What Is a Self-Directed IRA?

A self-directed IRA is a type of individual retirement account and can be either a traditional IRA or a Roth IRA. It provides the same tax advantages for retirement savings, but it allows you to make alternative or unconventional investment choices in things such as precious metals or real estate.

How Do Self-Directed IRAs Work?

A self-directed IRA (SDIRA) offers the same tax advantages of conventional individual retirement accounts, but they allow you to invest your contributions into unconventional investments.

A SDIRA gives you more flexibility in investing your retirement savings, but the unconventional investment choices permitted in a self-directed IRA can be a riskier way to save for your retirement.

Self-directed IRAs are a variation of either a traditional IRA or a Roth IRA, and they are subject to the same contribution limits as those conventional IRAs.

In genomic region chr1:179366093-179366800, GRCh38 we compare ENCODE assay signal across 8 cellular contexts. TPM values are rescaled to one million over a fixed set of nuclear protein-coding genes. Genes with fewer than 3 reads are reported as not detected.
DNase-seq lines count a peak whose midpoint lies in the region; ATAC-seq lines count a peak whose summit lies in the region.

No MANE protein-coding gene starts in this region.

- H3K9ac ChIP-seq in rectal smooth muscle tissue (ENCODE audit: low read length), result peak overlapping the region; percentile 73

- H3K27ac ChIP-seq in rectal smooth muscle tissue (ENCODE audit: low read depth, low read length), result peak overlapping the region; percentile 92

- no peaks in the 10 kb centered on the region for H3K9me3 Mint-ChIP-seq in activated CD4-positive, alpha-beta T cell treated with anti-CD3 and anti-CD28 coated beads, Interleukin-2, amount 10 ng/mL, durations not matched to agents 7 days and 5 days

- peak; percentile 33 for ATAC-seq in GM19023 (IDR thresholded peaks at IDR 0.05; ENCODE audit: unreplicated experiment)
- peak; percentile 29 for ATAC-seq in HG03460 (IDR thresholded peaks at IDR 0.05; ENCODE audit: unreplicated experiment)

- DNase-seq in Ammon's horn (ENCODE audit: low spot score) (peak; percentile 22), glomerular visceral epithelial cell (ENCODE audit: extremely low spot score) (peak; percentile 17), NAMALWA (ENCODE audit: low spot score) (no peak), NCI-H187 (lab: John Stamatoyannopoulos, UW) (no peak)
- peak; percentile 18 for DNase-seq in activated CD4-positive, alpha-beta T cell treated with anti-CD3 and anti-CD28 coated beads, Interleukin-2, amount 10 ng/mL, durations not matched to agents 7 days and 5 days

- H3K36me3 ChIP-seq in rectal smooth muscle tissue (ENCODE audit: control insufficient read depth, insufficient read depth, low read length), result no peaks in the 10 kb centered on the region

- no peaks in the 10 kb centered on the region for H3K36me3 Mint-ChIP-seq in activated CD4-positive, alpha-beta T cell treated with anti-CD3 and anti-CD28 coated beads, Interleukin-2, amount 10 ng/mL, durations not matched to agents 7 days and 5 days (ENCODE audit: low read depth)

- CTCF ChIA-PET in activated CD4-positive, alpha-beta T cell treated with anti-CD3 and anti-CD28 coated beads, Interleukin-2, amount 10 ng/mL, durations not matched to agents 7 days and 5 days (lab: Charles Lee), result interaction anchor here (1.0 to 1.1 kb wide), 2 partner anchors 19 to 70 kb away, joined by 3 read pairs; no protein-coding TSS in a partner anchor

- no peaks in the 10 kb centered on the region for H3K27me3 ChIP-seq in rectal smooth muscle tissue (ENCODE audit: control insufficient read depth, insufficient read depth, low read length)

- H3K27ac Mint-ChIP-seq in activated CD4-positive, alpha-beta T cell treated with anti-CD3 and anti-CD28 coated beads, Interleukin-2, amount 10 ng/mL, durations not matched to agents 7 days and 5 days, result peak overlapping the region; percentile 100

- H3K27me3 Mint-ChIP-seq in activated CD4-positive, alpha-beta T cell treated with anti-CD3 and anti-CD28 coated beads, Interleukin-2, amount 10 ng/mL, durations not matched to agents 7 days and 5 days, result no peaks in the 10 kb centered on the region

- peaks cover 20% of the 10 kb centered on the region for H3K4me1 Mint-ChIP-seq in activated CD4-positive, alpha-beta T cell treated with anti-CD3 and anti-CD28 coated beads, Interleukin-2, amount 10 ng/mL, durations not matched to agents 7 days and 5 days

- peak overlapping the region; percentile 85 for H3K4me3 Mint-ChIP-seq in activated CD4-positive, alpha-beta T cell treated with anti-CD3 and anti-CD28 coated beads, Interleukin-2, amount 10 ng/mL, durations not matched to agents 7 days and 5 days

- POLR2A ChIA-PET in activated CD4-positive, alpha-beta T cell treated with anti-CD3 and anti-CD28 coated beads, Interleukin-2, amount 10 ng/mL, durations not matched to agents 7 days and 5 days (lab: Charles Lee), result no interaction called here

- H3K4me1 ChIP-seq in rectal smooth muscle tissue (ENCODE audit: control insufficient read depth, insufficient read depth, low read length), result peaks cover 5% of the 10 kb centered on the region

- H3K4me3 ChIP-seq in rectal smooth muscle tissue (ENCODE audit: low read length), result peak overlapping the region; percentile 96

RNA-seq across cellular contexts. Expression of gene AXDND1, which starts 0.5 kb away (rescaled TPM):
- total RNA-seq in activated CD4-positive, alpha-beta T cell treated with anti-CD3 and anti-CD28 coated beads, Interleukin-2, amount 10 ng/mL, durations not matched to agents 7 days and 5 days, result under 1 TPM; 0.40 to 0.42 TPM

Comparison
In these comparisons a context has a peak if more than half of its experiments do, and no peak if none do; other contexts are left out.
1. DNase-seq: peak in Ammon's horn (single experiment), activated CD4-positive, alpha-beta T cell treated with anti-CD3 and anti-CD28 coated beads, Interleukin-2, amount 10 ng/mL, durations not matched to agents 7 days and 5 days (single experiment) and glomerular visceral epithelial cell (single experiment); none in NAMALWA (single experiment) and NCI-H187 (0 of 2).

They also offer the same tax advantages you would receive with a conventional Roth IRA or traditional IRA.

Did You Know?
The contribution limits for self-directed IRAs are the same as those for any other IRA. For 2021, your total annual contribution limit to all the IRAs you may have is $6,000 if you are under age 50 and up to $7,000 if you are 50 or older.
Tax Advantages: Traditional vs. Roth IRA
Traditional IRA
Contributions are generally made tax-deductible, meaning that you don’t have to pay taxes on the money until you retire and withdraw your earnings. The money you take out is then taxed as income.
Roth IRA
Contributions are taxed as income, but your earnings and withdrawals after you retire are free from income tax.

If you open a self-directed IRA, expect to take on more responsibility and work then you’ll have with a conventional IRA.